Using Technology to Teach Art and Design to 8 to 13-Year-Olds

Using Technology to Teach Art and Design to 8 to 13-Year-Olds

Getting to use clay, paints, paper, cardboard, glue, wood, chalk, and various other materials to bring ideas and creations to life in traditional art classes has, and always will be, a valuable learning experience for students of all ages. Using technology to teach art and design to kids between the ages of 8-13 years old, however, gives teachers a completely new set of skills to bestow upon their students that previously weren't a part of the curriculum.

Putting 3D printers, laser cutters, and vacuum forming machines into the hands of our future change-makers and creative thinkers as young children can open up a whole new world of design thinking that wasn't possible before. It has the potential to inspire young imaginative minds to pursue careers in STEM fields that they otherwise would not have realized they were even interested in.

Making Ideas Real with the Mayku FormBox

Student projects created from laser cut designs and a vacuum former

Rebecca Maunder teaches at an all-girls school in New Zealand. With a focus on art and design, she currently has three tools she uses to explore her pupils' creativity:

"Paper Printer
"3D Printer
"Laser Cutter

Rebecca uses technology in her classroom because she believes it gives students ownership over their creations, and a way to incorporate concepts that they see as being more relevant to them.

By pairing her laser cutter and a Mayku FormBox vacuum former, Rebecca is able to invite students to work collaboratively on a design, before bringing it to life for them. By using the Tinkercad software or Adobe Illustrator, she can efficiently translate student designs into physical forms using her laser cutter. Once you have your basic shape in wood, it's then possible to easily replicate it using a Mayku FormBox.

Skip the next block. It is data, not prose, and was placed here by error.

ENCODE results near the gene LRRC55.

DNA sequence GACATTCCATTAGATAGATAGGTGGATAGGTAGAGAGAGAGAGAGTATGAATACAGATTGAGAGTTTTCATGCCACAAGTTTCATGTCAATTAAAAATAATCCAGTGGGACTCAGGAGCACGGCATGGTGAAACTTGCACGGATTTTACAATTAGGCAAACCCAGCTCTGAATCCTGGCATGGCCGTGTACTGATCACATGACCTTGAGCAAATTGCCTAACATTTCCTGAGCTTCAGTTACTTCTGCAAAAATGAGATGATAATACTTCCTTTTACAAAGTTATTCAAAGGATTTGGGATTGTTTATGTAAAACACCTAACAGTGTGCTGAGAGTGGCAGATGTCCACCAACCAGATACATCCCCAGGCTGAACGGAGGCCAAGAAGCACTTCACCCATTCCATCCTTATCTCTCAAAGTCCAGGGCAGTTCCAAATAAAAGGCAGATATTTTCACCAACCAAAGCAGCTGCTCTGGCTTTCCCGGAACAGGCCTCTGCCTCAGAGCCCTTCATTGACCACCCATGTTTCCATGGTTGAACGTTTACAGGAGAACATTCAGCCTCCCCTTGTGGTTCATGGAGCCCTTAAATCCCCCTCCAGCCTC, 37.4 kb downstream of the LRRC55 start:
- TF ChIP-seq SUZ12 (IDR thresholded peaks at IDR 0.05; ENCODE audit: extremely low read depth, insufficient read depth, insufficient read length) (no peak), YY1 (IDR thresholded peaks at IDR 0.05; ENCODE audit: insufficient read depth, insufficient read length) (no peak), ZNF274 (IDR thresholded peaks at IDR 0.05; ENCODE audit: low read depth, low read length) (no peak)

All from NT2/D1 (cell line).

Rebecca's Challenges Pre-FormBox

A laser cut mandala design on the Mayku FormBox

Expense: It's not cheap to create many versions of the same item using the most common manufacturing techniques found in schools.

Size: Space is always at a premium in classrooms, and adding 2 or 3 more versions of the same machine to a space is hard to justify.

Time: 3D printing and laser cutting can take a long time when you consider the length of a lesson; this creates a situation where students have to work on the same item over many classes.

How Rebecca Uses the FormBox to Address These Problems

Laser cut design with the Mayku FormBox in the classroom

Expense: The FormBox allows you to create forms for as little as $1, meaning that you can lower your cost per student.

Size: The FormBox is roughly the size of a microwave, meaning it doesn't require much tabletop space, and can be easily stored.

Time: Perhaps best of all, forms can be created in seconds, meaning Rebecca's whole class feels involved and gets to take away something physical from art and design lessons.

Unlocking Potential With Technology in the Classroom

Spiderman logo laser cut design for the Mayku FormBox

Technology in STEAM education is obviously here to stay, and it's going to continue to evolve over time. If your school has already invested in some technology (such as 3D printing or laser cutting), it's worth seeing if there are any supplementary tools available that enable you to increase your educational reach and power.

Pairing either of these machines with a vacuum former enables you to create detailed replicas of designs, shapes, and objects in seconds.

To learn more about the Mayku FormBox visit and find out how you can bring your student's ideas to life in a brand new way!

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